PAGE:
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In Brief:

New model better predicts brewing space storms

June 21, 2000
Web posted at: 12:15 p.m. EDT (1615 GMT)

(CNN) -- Scientists have developed a new method to estimate the arrival of destructive type of solar storm to within half a day, a significant improvement over the previous best predictions of two to five days.

Called coronal mass ejections, these solar streams are filled with billions of tons of electrified matter that, if directed toward Earth, can impair electrical systems on and around Earth.

A team of Catholic University and NASA researchers has created a model that reliably predicts the time such clouds take to reach Earth, based on their initial speed from the sun and their interaction with the solar wind, NASA's Goddard Space Flight Center announced this week.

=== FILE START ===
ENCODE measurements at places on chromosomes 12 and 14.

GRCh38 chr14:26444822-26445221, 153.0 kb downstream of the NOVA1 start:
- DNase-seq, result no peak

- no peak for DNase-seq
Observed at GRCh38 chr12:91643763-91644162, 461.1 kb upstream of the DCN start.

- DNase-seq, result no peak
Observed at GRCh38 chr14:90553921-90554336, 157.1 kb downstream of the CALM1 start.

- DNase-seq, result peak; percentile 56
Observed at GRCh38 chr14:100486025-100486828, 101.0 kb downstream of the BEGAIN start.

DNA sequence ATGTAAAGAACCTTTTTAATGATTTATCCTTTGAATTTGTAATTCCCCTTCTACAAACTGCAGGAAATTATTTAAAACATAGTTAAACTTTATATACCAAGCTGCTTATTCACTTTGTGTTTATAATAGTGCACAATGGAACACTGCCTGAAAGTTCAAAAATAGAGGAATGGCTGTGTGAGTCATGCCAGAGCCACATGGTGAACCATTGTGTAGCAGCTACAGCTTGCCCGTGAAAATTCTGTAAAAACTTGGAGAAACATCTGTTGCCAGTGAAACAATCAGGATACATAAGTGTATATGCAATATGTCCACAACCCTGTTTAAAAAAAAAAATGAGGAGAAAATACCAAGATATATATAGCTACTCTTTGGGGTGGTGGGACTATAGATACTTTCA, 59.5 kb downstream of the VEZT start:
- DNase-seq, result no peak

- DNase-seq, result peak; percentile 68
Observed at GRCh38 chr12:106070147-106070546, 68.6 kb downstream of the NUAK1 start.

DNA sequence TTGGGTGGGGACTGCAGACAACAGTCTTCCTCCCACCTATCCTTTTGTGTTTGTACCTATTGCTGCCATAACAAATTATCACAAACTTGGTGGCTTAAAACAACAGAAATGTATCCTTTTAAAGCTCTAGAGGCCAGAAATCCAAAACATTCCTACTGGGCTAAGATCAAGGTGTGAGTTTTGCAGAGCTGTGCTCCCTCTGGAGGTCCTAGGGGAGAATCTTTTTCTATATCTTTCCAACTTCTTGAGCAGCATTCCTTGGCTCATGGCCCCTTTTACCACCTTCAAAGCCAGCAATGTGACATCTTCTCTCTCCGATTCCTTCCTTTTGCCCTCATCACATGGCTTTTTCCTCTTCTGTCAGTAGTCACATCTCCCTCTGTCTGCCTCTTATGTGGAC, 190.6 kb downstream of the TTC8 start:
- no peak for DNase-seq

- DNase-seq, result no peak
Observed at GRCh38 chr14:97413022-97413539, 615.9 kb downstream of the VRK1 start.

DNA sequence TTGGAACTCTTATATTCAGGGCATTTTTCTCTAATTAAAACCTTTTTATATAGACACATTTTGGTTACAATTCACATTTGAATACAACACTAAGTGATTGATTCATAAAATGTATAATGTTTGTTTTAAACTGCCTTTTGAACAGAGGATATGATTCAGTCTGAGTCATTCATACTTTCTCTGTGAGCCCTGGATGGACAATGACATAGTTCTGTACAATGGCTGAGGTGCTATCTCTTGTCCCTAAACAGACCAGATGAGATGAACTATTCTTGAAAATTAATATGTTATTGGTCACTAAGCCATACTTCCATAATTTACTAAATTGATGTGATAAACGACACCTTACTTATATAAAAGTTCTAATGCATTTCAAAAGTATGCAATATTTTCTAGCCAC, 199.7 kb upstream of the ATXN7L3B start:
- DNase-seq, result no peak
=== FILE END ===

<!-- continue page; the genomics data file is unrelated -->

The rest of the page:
The new model uses recent observations from the Solar and Heliospheric Observatory, an orbiter managed by NASA and the European Space Agency.

CMEs, which can distort Earth's magnetic field, often herald dramatic auroral displays and occasional electrical storms that disrupt satellite communications and power grids.

Coronal mass ejections leave the sun at various speeds, ranging from 12 to 1,250 miles (about 20 to 2,000 kilometers) per second. Estimating their arrival has proved difficult because their interaction with the solar wind changes their speed.

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